More meta than any other app, Checky helps you break your cell phone addiction by telling you how many times you unlock your device. The frivolity isn't limited to apps, either. As an example of a novelty-obsessed culture whose self-understanding is that they're saving the world, witness Vessyl, the $200 cup that tells you what beverage you've just poured into it. Why does this exist? So you can extend your actuarial lifespan via more prudent choices when quenching your thirst, of course!

Benchmark Capital's Bill Gurley, who invested early in Snapchat, told the Wall Street Journal last month that he expects some "high-profile" failures in the medium-term as "more humans in Silicon Valley are working for money-losing companies than have been in 15 years." (Though remember, it's not as though habitually losing money guarantees a company's demise; Amazon has almost never turned a profit, even as its annual revenue approaches $100 billion.) But whether or not the methods by which venture capital is allocated have become corrupted or inefficient, Gurley's model doesn't fully take into account whether or not the apps currently available in our consumer wonderland are sufficient to the task of helping us live in the 21st century, or how many more we might want.

The exiting network of apps delivers services that were unimaginable to the internet of 2005. Even when factoring in humanity's insatiable lust for new things, there is a certain stability to tech. Facebook users may or may not be jumping ship in droves for Ello, but it's not because Facebook's current level of functionality is somehow lacking. Is it possible that no company or service will supplant Facebook as Facebook supplanted MySpace because there's little room for improvement? Is Facebook "enough"?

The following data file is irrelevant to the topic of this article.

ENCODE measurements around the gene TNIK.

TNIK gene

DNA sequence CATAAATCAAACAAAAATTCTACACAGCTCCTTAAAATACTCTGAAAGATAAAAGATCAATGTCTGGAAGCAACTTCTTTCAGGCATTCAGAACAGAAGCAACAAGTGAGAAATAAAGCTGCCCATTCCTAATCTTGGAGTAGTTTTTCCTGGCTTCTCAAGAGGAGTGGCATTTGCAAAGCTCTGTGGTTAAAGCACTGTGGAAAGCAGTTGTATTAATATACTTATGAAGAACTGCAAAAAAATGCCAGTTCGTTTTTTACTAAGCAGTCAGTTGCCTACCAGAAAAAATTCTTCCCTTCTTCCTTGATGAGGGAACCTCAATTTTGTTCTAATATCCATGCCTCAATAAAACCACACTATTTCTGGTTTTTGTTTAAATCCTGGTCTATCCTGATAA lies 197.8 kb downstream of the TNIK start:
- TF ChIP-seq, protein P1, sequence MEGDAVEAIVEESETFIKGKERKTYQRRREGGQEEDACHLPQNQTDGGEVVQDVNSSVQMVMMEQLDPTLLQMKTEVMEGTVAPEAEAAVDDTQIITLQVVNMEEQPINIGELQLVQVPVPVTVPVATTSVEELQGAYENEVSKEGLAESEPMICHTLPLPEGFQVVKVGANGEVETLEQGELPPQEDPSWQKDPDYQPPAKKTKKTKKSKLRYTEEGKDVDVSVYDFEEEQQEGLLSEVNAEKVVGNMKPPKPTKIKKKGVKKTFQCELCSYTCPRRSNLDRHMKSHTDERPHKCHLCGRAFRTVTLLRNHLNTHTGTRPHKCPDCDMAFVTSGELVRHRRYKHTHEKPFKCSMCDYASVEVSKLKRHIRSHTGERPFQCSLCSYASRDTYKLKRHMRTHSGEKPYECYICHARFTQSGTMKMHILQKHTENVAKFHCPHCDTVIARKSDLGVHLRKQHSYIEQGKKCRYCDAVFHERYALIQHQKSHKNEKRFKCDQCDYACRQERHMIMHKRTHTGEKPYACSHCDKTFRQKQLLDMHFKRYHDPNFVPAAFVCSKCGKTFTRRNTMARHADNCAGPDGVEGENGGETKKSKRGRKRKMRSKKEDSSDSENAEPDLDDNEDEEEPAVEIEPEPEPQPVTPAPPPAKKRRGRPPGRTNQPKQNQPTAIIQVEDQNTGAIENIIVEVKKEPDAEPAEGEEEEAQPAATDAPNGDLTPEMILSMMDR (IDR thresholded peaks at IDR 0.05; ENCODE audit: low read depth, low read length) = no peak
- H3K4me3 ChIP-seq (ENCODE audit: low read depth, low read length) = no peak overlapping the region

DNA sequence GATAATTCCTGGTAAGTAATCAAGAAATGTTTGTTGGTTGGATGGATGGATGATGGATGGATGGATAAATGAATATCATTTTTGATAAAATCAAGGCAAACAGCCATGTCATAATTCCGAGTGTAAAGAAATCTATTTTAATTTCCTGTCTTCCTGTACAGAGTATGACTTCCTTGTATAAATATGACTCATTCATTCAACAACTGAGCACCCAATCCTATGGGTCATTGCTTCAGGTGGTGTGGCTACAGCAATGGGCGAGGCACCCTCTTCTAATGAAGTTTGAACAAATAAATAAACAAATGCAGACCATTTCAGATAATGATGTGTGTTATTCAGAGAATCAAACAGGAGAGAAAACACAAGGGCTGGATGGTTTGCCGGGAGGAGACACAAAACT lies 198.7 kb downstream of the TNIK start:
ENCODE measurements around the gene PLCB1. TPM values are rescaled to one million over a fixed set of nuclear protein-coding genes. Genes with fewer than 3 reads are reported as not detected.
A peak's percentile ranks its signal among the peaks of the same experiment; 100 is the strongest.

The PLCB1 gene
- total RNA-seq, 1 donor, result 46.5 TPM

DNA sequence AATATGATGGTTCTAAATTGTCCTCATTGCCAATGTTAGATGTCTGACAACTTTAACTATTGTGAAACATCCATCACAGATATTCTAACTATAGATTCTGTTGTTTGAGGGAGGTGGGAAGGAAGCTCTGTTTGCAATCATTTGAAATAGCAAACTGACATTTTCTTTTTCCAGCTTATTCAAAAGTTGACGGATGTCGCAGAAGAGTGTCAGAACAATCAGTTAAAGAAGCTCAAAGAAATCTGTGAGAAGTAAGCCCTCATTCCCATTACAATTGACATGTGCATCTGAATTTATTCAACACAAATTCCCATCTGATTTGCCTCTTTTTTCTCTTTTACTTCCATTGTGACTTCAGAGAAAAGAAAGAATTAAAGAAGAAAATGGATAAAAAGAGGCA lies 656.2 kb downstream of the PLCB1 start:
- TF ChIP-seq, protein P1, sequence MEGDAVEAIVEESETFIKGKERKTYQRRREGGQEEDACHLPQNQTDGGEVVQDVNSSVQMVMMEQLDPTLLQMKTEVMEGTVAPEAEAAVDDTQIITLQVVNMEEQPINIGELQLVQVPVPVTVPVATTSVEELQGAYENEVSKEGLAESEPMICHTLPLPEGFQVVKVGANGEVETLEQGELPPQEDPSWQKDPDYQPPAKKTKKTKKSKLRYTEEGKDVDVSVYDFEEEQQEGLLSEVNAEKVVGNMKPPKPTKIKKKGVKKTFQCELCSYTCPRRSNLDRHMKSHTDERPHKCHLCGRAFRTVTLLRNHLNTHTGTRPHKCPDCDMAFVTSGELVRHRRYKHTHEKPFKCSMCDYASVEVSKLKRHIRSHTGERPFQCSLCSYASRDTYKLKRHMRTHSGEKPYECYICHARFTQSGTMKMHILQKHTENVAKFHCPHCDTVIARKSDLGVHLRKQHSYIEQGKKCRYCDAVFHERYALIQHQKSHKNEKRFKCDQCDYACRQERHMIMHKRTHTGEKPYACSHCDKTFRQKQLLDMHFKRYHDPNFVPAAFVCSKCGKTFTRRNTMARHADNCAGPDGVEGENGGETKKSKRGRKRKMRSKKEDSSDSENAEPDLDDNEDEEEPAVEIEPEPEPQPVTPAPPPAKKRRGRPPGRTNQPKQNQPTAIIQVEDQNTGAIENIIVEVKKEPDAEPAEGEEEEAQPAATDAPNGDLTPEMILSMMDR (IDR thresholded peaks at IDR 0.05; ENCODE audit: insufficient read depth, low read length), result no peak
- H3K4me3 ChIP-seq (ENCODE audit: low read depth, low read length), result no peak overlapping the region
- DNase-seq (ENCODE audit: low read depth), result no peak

San Francisco software developer Daniel Pennypacker believes that that there are still a lot of middlemen that can be cut out of the equation.

"Like HR," he said. "HR could be replaced by a web app. It sounds mean, but submitting vacation requests can be automated. For every frivolous app that gets a lot of attention, there's an app that falls into some other business trend that you never hear about, and which could make more money. A lot of stuff that's hot right now is enterprise or 'agile' project management software, and even that might have a lot of frivolous aspects. There's always some business trend that software is trying to catch up with."

Has the golden age of app development ended? "I think we hit that point, years ago, and now we're just into the spectacle," Pennypacker said. "Secret is the perfect example. Are we going to run out of ideas like Secret? Maybe not, because there's always going to be some twist on the modern condition."

Like any other, the tech ecosystem, with venture capitalists as the apex predators, is concerned with in its own perpetuation—and sensibly so. New products will continue to get churned out, money will continue to fall into the hands of the lucky or the talented. But even if the bubble manages not to pop, the industry will still continue maturing into a field of mega-corporations, something we're already seeing with Facebook buying Instagram and WhatsApp.

It's not that everything that can be done has been done. But the dizzying growth in apps—to help you order organic groceries, get around town, and talk shit about your friends—is going to decelerate. The heavy lifting might be over.   

Follow Peter Lawrence Kane on Twitter.